Part of being an artist is critiquing your own work and fixing your own mistakes. And the exercises in this book will help you get past the fear of making mistakes to turn them into valuable learning lessons.
The Anatomy of Style: Figure Drawing Techniques
This is one of the newer books in my list and it’s also one of my favorites. The Anatomy of Style covers foundational techniques for capturing realistic yet stylistic figure drawings.
This may seem like a contradiction since realism seems like it would inherently have no style. But the best artists know that true realism isn’t just hyperrealism. Realist art takes life and emphasizes certain areas while still staying true to the form.
The Anatomy of Style gets a huge recommendation from me just because of the illustrations and teaching style. It forces you to think about different parts of the figure and how to accentuate your drawings to give them a sense of style.
You will get a few exercises but most of the book covers tips, suggestions, and techniques shared by Patrick J. Jones. This book is perfect for aspiring illustrators, animators, and concept artists who use figure drawing as an exercise rather than a final product.
Figure It Out! The Beginner’s Guide to Drawing People
I’ve read plenty of criticism surrounding Christopher Hart’s work and I personally find many of his books to be hit or miss. I think this is also true of Figure It Out! for the reason that not everyone will find value in the writing.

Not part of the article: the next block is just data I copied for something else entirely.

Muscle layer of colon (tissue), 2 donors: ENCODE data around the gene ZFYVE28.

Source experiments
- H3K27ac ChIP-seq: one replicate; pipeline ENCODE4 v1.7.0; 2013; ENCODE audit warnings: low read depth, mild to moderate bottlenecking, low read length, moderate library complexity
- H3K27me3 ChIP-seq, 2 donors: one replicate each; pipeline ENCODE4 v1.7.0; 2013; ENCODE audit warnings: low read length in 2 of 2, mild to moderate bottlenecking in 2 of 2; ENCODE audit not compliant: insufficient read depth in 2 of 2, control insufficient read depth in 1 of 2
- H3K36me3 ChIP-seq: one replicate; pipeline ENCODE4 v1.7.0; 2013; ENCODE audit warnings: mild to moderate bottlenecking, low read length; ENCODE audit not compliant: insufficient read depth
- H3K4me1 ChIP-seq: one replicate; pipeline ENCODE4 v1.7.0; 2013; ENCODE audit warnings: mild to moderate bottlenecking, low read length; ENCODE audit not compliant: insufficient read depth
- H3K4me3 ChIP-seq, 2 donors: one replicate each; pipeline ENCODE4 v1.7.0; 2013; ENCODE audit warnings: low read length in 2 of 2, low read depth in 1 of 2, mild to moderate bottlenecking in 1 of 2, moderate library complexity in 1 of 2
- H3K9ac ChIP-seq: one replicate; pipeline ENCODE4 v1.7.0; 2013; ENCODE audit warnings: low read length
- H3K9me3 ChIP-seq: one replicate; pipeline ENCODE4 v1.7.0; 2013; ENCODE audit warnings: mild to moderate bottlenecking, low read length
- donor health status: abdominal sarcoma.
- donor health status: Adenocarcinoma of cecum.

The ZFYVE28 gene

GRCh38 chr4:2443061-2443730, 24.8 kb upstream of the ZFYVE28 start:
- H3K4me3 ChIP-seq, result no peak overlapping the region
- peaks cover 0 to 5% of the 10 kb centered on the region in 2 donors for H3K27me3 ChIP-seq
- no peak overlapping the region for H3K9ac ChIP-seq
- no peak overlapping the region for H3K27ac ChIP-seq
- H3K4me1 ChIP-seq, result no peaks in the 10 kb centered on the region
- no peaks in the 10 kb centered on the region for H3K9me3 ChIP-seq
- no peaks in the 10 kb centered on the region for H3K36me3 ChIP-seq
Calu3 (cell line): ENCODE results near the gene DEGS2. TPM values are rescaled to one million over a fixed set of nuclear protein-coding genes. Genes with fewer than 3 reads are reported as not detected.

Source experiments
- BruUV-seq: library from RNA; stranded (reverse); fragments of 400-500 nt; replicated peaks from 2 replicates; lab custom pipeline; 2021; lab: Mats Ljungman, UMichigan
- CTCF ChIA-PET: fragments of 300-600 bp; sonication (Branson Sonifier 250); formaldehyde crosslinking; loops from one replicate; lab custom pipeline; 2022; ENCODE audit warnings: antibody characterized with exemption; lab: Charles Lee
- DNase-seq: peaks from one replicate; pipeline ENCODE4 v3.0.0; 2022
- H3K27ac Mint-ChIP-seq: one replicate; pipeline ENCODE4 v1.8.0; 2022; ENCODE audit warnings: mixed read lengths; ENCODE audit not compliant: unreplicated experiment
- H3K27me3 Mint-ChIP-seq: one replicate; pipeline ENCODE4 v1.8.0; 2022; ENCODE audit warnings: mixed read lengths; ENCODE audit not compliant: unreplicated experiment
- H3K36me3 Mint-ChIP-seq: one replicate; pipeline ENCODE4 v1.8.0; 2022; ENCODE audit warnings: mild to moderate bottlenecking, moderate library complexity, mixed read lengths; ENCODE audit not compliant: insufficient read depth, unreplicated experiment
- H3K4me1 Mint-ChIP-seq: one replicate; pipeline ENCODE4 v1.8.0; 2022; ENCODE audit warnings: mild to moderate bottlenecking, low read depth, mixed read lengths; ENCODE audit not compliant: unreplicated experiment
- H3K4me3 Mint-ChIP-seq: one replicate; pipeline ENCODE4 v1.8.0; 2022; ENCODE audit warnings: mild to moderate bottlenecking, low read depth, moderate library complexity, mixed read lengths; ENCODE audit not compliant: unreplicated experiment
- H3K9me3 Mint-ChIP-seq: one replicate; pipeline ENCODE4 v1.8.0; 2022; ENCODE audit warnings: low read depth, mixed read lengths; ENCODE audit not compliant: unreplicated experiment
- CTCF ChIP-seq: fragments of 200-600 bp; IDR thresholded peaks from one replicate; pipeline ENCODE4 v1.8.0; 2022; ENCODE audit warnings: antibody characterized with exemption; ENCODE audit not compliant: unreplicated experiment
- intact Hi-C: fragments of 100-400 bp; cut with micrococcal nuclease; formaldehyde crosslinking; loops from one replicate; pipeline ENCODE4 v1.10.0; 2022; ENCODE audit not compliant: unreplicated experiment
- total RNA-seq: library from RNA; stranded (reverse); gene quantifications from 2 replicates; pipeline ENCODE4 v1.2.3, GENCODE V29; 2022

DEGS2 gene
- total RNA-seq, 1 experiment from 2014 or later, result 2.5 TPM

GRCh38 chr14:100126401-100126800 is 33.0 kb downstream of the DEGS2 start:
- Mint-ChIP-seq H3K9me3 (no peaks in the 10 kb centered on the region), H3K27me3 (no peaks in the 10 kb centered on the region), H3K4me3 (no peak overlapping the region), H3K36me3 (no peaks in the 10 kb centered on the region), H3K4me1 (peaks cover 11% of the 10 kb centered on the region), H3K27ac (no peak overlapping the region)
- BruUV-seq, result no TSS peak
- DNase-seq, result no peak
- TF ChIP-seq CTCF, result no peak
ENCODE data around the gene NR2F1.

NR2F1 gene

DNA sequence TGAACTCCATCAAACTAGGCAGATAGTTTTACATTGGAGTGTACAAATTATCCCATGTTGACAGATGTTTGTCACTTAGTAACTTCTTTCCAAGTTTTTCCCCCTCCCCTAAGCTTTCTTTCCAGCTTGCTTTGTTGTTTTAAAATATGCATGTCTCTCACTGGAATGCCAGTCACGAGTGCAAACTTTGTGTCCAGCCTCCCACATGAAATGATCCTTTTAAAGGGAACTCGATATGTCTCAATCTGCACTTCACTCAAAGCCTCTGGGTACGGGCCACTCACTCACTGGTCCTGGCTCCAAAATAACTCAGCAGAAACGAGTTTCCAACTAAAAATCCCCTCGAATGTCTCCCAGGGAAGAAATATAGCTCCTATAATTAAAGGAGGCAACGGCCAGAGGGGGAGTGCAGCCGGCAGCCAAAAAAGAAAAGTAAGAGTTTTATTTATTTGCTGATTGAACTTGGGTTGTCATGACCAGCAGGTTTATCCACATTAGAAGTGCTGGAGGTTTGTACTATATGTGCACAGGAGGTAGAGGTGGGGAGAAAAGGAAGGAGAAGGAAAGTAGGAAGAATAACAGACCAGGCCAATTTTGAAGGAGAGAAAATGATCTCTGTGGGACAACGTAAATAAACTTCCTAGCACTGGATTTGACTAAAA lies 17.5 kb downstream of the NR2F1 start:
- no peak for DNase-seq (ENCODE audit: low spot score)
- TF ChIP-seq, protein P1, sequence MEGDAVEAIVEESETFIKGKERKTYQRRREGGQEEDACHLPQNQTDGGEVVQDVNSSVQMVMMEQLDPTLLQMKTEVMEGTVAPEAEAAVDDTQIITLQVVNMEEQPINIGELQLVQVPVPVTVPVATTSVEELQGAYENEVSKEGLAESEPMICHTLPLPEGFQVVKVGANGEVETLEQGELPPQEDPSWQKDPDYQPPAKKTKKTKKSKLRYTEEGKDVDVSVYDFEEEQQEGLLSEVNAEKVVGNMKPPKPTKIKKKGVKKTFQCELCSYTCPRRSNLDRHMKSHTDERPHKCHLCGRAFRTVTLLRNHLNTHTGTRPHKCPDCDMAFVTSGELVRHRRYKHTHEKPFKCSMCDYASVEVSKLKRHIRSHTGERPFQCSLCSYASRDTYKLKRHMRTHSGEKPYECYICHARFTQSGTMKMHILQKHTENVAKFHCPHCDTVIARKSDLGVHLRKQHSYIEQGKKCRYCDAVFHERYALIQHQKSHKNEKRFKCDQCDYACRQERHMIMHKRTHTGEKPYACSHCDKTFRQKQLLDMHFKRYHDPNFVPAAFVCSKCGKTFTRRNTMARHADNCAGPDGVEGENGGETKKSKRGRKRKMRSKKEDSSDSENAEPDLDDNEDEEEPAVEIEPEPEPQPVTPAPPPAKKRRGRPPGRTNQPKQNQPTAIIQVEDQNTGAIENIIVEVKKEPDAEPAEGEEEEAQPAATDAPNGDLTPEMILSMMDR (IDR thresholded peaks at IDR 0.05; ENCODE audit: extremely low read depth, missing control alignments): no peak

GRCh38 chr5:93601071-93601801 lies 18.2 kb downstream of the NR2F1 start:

It’s only 140 pages and it’s targeted primarily at illustrators. This book will not help you improve your fine art skills or help you draw with pristine accuracy.
Instead it’ll help you identify the figure and learn how to break down shapes and gestures into simpler lines. Most of this book is about idealized versions of human figures like male/female body types and head shapes.
If you’re looking to develop your own style as an illustrator this book can be very helpful. But for any other purpose it’ll be a complete waste of money.
Principles of Figure Drawing
This is one meaty book with just over 270 pages in total. The author Alexander Dobkin has written many books and has a fantastic style of writing that draws you into the work.
Principles of Figure Drawing covers a step-by-step approach to the figure. You’ll learn how to identify landmarks and how to measure the figure for accurate lines. Then you’ll get deeper into the boney landmarks and muscle masses to help you render with accuracy.
There’s no doubt this is one of the most detailed figure drawing books on the market.
It’ll help you learn all the fundamentals of a great figure drawing and build your confidence when starting a new piece.
You also get a handful of diagrams and photos to help you analyze the figure from the inside-out.
Classic Human Anatomy in Motion
Animators should consider this book a must-purchase item. The author Valerie Winslow is incredibly talented and her method of teaching really clicks(at least for me).
Classic Human Anatomy in Motion looks at figure drawing through the lens of motion. Humans are mobile creatures and our movements are limited based on joint structures and musculature.
Valerie teaches artists how to see the figure for the movable body that it really is. You aren’t just looking at static forms; you’re analyzing forms that can move in 3D space, and they’re all connected. This book is full of charts and diagrams to help you see these movements and keep them in mind while you’re drawing.
You also get a handful of tips for both short poses and long poses in the figure room. Since animators are mostly concerned with movement this book is absolutely vital to their practice. But I think this book can be just as useful to illustrators and concept artists who want to create realistic characters from imagination.
Drawing Atelier – The Figure: How to Draw in a Classical Style